Fortunately, the game does give you perks to choose from that essentially let you modify your playstyle somewhat – perhaps choosing to not take damage from falling, starting with a triple jump capability (handy, but not essential), or having the game lower its difficulty – which is always useful, considering that Tower of Guns is quite challenging.

Most of the time the game runs smoothly, but I did see a few moments of chug when I entered a room and a whole salvo of guns opened up on me. That's a rare occasion, however, and for the most part, the game runs well enough. I didn't feel that dropped frames ever got in the way of the action – even the last room, which is pure madness and mayhem.

Tower of Guns is a funny old game. It throws down a particular challenge which is somewhat polarizing. It can get immensely frustrating when you die deep into a game, but at the same time, each game does offer something different, albeit a riff on the same theme. I found it engaging enough, and enjoyed playing it – but I tended to do so in bursts. I'd play for a while and then when I bought the farm, I'd stop and come back a few hours or days later.

With its random elements, plenty of guns and perks to unlock, and many secrets to uncover – even the storyline changes from game to game – Tower of Guns is a fun game to play between other games, especially when you're hankering for a pure dose of shooting action.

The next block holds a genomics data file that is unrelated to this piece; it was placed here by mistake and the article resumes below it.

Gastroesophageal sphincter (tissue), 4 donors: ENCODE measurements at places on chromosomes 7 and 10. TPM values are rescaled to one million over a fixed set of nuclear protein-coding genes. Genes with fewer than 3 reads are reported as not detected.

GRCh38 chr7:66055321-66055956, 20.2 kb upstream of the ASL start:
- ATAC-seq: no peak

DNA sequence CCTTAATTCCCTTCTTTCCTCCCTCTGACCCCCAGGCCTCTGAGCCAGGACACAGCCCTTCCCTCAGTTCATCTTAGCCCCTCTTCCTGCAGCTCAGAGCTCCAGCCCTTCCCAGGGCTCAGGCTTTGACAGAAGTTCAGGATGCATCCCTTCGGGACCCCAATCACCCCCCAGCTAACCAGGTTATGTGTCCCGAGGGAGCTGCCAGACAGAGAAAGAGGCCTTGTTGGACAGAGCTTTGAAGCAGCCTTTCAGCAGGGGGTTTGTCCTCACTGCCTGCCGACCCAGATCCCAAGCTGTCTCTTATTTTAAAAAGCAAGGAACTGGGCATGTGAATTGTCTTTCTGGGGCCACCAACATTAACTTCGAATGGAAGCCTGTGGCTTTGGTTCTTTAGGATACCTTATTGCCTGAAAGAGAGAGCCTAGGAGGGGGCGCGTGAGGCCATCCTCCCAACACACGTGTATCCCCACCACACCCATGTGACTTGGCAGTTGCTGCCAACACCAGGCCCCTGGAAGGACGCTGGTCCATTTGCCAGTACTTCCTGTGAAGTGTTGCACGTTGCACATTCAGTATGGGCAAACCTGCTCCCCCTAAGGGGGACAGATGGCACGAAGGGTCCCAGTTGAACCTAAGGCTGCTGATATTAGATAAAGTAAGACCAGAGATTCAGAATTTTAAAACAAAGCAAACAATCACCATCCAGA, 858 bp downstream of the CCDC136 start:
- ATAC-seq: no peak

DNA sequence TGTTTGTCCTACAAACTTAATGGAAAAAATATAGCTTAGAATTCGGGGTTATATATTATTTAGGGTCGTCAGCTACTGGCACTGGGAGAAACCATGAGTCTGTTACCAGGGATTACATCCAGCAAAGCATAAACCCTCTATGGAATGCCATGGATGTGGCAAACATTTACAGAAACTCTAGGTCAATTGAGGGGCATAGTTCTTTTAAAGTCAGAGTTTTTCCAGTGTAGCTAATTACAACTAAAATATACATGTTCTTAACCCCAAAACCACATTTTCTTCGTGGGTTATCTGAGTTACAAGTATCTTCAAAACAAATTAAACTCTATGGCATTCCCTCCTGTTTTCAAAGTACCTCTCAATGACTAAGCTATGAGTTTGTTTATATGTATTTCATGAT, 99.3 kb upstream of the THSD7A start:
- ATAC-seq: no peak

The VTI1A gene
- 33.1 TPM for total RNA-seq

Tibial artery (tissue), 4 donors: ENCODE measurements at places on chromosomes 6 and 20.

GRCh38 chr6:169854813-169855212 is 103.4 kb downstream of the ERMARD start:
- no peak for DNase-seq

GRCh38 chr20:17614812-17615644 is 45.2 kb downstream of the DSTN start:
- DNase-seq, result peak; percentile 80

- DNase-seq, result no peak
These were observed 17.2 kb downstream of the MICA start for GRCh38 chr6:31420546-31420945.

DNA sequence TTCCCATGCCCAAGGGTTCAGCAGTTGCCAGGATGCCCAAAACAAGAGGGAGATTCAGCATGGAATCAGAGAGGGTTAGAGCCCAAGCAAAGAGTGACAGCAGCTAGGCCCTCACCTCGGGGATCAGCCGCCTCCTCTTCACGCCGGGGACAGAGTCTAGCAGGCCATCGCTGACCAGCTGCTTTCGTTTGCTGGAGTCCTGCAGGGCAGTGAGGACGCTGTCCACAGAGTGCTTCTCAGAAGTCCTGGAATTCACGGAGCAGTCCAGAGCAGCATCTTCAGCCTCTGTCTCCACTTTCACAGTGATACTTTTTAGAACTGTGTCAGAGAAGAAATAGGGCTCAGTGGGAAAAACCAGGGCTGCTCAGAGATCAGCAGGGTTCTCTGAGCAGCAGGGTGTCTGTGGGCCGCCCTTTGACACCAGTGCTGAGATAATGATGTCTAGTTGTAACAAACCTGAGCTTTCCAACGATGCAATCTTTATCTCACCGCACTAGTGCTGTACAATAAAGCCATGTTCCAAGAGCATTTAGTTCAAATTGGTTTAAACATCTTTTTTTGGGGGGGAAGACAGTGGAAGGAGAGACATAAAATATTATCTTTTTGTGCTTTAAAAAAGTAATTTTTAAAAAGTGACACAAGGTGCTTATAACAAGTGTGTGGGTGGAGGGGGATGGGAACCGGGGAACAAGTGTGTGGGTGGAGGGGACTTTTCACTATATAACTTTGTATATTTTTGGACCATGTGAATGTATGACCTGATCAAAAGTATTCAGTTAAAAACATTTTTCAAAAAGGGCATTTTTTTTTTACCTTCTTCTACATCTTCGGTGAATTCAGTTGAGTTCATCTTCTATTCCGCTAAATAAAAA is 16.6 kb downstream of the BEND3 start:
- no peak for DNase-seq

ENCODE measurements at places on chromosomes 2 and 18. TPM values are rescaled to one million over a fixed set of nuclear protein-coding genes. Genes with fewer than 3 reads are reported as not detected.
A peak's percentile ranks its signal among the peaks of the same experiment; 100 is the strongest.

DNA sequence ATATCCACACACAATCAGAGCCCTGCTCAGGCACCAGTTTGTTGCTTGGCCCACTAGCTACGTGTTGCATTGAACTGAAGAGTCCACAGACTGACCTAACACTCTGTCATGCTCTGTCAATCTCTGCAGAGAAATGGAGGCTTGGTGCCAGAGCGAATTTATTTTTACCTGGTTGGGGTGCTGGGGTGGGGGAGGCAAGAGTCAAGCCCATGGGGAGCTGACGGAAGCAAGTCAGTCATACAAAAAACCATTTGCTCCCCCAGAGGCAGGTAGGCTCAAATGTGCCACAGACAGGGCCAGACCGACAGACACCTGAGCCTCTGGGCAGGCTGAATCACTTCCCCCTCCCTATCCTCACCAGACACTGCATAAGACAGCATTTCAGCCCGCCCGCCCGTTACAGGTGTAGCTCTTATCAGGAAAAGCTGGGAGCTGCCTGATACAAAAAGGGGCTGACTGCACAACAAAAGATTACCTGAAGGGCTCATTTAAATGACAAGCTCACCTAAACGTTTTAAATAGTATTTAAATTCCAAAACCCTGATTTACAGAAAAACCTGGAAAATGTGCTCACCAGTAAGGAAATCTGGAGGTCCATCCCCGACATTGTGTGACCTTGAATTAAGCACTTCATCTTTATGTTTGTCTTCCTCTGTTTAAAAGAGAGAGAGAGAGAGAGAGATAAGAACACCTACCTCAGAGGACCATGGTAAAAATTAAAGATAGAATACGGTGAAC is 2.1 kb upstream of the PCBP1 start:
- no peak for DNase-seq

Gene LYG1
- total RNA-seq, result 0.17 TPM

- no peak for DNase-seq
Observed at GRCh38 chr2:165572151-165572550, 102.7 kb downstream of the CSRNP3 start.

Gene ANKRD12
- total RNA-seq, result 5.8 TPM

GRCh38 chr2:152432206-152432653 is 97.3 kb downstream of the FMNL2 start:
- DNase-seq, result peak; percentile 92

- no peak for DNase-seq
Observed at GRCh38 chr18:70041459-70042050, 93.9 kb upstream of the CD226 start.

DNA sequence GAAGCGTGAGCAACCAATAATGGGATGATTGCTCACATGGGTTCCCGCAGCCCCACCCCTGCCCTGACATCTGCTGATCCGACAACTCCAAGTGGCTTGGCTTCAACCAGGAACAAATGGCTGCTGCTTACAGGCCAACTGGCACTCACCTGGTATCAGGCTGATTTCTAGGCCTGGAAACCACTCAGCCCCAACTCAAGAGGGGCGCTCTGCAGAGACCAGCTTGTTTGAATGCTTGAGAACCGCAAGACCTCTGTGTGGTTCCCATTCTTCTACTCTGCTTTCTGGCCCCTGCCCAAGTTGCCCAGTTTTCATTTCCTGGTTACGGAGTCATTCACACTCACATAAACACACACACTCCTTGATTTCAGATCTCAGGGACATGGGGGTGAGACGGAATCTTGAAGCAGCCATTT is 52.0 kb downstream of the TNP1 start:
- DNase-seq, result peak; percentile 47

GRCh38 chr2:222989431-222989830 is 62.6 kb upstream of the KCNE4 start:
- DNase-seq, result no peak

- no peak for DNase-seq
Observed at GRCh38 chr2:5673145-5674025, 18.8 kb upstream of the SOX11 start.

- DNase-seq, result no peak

Neat use of 90's style graphics and coloring give Tower of Guns an oldschool look.

The sound effects are relentless, but the music is surprisingly good.

Very simple, stripped down interface gets you to the action with the minimum of fuss. Cool in-game presentation, especially the random stories.

Lasting appeal
The randomized nature of the game, and the fact that you only get one life means that Tower of Guns maintains a strong challenge over the long-term.

If you want to test your FPS skills, Tower of Guns throws down a tough and engaging challenge that's best enjoyed in short bursts.


Related articles

NHL 21 Review: This Year's Entry Struggles to Light the Lamp

EA's hockey sim includes a long-awaited update to a classic mode, but legacy issues drag it down to the ice.

Amnesia: Rebirth Review: A Different Kind of Horror

Terror and catharsis intermingle in this superb sequel to a horror classic.

Oculus Quest 2 Review: Not Quite the Perfect VR On-Ramp

The Oculus Quest beef up and slims down, but not every cut is a worthwhile one. Nor is every addition.

FIFA 21 Review: One Final Shot

EA's soccer franchise tries to score one more goal before full-time is called on the current console generation.

You may also like

Trails of Cold Steel 4 Is Out Today, But Don't Start Your Journey With It

The Trails of Cold Steel series is one huge saga, not necessarily four separate stories.

Cyberpunk 2077 Is Delayed Again to December

CD Projekt Red is pushing the date on Cyberpunk back yet again.

Netflix Is Working on a Live-Action Assassin's Creed Series

Nothing is true, everything is permitted.